Is your email database compliant with the Health Insurance Portability and Accountability Act of 1996 (HIPAA)?
This is one of the most frequent questions we hear in our conversations with hospitals. For healthcare marketers, this is a valid concern since HIPAA is closely monitored and comes with strict penalties that can result in millions of dollars in fines.
Distinguishing between the types of information needed for an email campaign is the first step in determining whether HIPAA compliance is applicable when partnering with an email database provider.
Defining Personally Identifiable Information (PII) and Personal Health Information (PHI)
Is DMD HIPAA compliant?
Two categories of information come into play with regards to HIPAA compliance. PII includes items like name, social security number, email address, and physical address. PHI encompasses information that can be associated with an identified individual—essentially one’s medical records—and may include things like diagnoses and treatment recommendations.
Prior to HIPAA’s implementation in 1996, there was no generally accepted set of security standards or requirements for protecting health information in the healthcare industry. With the evolution of technology, such as electronic health records (EHR) and computerized physician order entry (CPOE), it became apparent that government intervention would be required to protect patients’ PHI. For this reason, HIPAA was passed by Congress to regulate the transfer of medical information and to set new standards for the management of healthcare data.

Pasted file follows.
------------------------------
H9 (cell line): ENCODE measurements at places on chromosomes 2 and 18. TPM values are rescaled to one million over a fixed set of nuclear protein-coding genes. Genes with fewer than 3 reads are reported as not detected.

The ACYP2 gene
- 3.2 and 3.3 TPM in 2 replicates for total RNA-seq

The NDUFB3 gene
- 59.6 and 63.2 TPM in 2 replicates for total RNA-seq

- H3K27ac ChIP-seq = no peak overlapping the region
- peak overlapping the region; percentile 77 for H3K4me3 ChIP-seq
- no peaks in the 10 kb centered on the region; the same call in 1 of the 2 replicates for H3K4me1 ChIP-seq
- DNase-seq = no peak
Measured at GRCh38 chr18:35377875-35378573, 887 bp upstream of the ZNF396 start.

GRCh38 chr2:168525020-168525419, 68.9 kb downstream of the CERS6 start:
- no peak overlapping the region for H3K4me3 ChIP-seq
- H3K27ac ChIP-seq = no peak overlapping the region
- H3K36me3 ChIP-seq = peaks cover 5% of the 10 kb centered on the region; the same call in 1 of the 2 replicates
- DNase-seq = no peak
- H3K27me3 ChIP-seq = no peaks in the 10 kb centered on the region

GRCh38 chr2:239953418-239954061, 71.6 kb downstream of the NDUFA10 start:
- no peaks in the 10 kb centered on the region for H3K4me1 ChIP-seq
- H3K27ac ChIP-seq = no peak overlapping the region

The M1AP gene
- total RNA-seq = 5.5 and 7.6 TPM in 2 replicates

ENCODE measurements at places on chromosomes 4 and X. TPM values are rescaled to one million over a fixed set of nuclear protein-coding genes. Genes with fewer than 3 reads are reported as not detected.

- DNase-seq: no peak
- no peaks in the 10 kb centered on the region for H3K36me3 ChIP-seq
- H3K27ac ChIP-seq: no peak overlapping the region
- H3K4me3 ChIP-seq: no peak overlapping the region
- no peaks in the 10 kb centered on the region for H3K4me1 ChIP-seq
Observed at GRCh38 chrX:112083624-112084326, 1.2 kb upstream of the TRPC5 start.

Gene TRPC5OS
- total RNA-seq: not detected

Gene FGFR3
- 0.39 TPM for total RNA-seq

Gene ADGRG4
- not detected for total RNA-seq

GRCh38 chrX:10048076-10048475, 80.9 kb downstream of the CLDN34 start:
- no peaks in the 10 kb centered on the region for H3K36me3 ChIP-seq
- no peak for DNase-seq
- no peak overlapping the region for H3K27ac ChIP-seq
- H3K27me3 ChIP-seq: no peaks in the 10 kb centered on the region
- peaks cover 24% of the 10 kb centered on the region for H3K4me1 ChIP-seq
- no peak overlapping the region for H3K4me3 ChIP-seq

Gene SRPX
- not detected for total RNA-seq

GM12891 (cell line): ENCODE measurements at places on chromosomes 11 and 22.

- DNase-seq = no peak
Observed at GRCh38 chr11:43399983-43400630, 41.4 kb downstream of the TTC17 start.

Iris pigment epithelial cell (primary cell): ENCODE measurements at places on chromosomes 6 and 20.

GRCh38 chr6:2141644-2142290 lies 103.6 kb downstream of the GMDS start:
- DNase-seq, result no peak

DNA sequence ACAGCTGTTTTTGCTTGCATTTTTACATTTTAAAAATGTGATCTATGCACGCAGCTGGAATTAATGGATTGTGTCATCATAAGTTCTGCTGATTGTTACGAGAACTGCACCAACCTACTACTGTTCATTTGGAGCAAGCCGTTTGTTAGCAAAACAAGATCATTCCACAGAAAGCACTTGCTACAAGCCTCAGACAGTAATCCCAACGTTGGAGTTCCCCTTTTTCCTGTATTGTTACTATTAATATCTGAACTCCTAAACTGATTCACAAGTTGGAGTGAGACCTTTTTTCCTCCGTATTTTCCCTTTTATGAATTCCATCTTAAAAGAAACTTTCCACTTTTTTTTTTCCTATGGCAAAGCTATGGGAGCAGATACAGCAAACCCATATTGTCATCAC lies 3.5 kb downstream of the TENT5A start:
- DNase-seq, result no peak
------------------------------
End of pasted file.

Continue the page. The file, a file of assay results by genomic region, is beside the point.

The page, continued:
However, sometimes the lines between the content of the email and the email itself get blurry.
The Intersection of PHI and Email
HIPAA covers the handling and transfer of PHI—by covered entities (hospitals, clinics, labs) to third parties—but does not address specific channels such as email. If an organization uses email to send PHI, such as a diagnosis or a treatment plan, then that email would have to comply with HIPAA guidelines. However, if the email does not contain PHI about an identified individual, then it does not have to comply with HIPAA guidelines. The point is that the email address of a patient is not governed by HIPAA, but rather the content of that email.
For example, any email communication sent to consumers which contains educational or marketing content does not have to comply with HIPAA guidelines, such as announcing a new department, welcoming a new doctor, or providing an update on the flu vaccine. That content is not considered PHI.
Prior to HIPAA, there was no security standards for protecting health information in the healthcare industry
Similarly, any identifiable information, such as name or email address, is not considered PHI and therefore is not governed by HIPAA. An online newsletter signup that collects name and email address—but no specific health information—does not have to comply with HIPAA.
Setting the Record Straight
So, back to the question at hand: Is DMD’s email database HIPAA compliant?
The answer is: Email addresses themselves are not governed by HIPAA laws. Because of this, marketers do not have to consider HIPAA compliance when deciding on a provider of email addresses. When buying email addresses, the more important considerations are the source of the emails (i.e. how they were obtained) and whether a third party has verified that the proper opt ins have been obtained.
Notably, DMD’s email address database is compliant with relevant data privacy regulations, thanks to our strict adherence to rigourous consent management. We are already meeting the requirements set forth for the recently adopted data privacy law in California and are staying abreast of movements towards a federal data privacy standard.
Rest assured, when partnering with DMD, you'll receive the highest quality email data that is authenticated, verified by a third-party audit, and 100 percent compliant with current law and industry standards.